Developing robot head idea 3

Ok, so I’ve had a natter with Mike Blow regarding my concept, and he put forward some ideas for me to consider, namely the interaction with the actual head of the robot, as opposed to the on screen stuff the user has to do. He seemed to think it was a good idea to have the head controlled by an actor- that is to say that that the user would be able to speak freely to the head and expect intelligent responses – because they’d be that of a person. Mike suggested using Skype, and obviously a microphone and possibly webcam setup inside the head so the actor could monitor and respond to the user.

The trouble here is – why would the user want to/have to speak directly to the head? That needs to written into the story and the…game plan? Yeah, let’s call it the game plan. My initial idea was to have the head introduce you to the game plan, and explain that it needs your help to remember how it came to be severed from its body and left for dead. Then maybe it could pipe up with some cryptic speech, or offer clues if the user becomes stuck. Also, I’m quite keen to creep the user out a bit, since my recollection of the super disturbing ‘Play With Me’ interactive video art installation. Why would I want to do that? Because fear is a very strong emotion. If I can gain the users trust at the beginning, and then get them to question whether helping the robot is a good idea or not, and making them sympathetic or mistrustful could be a really interesting thing to explore. I’m keen on emotional gameplay, you see.

As for the design of the head – I’ve been out and about today looking for a suitable toy robot head or mannequin for me to modify to my purposes. Sadly, it seems like the Doctor Who voice changing Cyberman head remains the closest thing I could use – but it’s pricey at thirty quid, and the design is way too distinctive. It seems like a cop-out to simply repaint a toy. Oh, I should mention that the re-purposing of a toy idea came from Sohelia, who spoke to us a while back regarding her amazing interactive art installations. I’m keen to follow in her footsteps a little bit with this project. I really should contact her and see if she can help with the emotional side of the project, and very possibly the technological part too.

When I came home from searching for head, defeated, I took to Ebay for help – again, very little, but there was a nice plastic mannequin head that may serve well – that was when I stumbled upon the skulls. You know, the kind of skulls they use in science class that come apart and are super realistic. I wondered If it might be a good idea to skip over the point in my story that I had originally planned to set this project. You see, in my story, the robots later get upgraded by way of the nanomachines, which bond the machine parts with human parts. So when the user fiddles with my robot head, and pulls away the front piece, a bloodied human jaw could flap lifelessly from within the machine housing – revealing its true monstrous nature. Trouble is, that would mean re-writing the story to fit this – which isn’t really a big deal, as the story isn’t set in stone anyway. But yeah. Just another idea, really.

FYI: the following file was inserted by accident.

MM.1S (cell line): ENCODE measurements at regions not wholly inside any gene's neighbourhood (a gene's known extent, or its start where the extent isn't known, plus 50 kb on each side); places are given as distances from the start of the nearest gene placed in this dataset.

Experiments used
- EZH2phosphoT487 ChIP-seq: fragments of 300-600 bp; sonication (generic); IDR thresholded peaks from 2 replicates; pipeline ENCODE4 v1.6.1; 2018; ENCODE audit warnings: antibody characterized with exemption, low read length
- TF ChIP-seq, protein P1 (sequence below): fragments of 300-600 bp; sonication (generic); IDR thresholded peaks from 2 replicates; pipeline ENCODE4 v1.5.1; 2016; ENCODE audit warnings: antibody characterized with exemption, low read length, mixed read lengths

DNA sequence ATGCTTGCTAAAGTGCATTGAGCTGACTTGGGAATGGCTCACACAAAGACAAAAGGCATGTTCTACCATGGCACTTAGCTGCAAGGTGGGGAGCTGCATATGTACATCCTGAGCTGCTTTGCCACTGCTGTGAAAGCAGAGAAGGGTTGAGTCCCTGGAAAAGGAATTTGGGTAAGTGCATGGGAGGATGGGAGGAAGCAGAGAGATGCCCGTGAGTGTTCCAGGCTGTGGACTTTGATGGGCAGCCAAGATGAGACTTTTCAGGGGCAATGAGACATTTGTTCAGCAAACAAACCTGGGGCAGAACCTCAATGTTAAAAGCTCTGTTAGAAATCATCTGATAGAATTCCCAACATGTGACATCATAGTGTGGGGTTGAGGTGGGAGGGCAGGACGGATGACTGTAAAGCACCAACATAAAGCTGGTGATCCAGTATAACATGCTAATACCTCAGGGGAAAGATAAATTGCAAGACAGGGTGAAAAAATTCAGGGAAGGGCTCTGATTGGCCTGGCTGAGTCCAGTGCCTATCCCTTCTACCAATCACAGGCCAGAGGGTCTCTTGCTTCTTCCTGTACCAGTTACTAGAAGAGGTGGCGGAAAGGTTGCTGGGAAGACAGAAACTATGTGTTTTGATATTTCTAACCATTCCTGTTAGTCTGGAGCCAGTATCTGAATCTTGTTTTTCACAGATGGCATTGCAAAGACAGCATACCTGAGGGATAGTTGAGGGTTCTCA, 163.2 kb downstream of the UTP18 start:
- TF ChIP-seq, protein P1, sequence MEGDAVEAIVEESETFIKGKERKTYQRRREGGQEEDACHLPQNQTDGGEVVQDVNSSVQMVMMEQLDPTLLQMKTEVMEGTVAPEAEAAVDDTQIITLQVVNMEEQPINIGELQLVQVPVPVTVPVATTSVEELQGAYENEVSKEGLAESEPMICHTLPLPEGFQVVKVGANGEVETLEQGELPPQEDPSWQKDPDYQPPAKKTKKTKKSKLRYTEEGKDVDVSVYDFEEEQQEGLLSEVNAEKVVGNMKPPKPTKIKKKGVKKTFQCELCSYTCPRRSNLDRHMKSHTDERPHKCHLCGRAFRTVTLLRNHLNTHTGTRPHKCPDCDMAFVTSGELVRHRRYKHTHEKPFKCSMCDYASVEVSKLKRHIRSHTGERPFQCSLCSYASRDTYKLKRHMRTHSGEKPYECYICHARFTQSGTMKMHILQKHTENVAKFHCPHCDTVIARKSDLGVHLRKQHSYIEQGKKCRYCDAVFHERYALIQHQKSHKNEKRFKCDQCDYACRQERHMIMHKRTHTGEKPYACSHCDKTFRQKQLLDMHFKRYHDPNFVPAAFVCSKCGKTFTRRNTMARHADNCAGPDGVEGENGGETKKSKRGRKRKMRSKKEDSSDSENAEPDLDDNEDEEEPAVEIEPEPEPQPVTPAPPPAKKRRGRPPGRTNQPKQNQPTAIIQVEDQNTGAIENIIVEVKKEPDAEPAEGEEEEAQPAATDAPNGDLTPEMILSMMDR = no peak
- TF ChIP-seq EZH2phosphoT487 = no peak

As for the stuff on the screen, Mike reinforced my ideas about how there could be a product user manual to help the user of the installation out in the beginning, and the hiding of clues within pictures and text. I also thought about using the video clips as the payoff for the game play parts. Looking again at the Donnie Darko website gave me some better ideas about how to present information from a corrupted or confused source. It also occurred to me through looking at that site that if I do decide to say that my robot head is actually part human – that would explain away the idea of seeing the creatures dreams within the on screen stuff. It would also explain a good deal of the data corruption – for when the robots became more human like due to their upgrade, their brains would have gone decidedly bonkers from the fusion of data and human memories, dreams and feelings. So in fact – in terms of my story, that would very much be the final point, after Genus turns into a monster and destroys himself and the city. So maybe the content for the on screen stuff should present a summary of events right from the inception of the robot guards, right through to their destruction. It would have to be a hugely ambiguous tale – but all told from his point of view. Which fits in rather snugly with my interest in exploring different narrative forms for a single story. Chris Kelly summarised it nicely in his presentation for the last project. It was a strange coincidence that we both had similar feelings about how interactive a story could be if you only freed it from conventional story telling methods.

I really need to start outlining these ideas properly, so they can be presented back to my tutors and the class, because I imagine trying to follow this blog is a major headache.


~ by traumatron on November 27, 2007.

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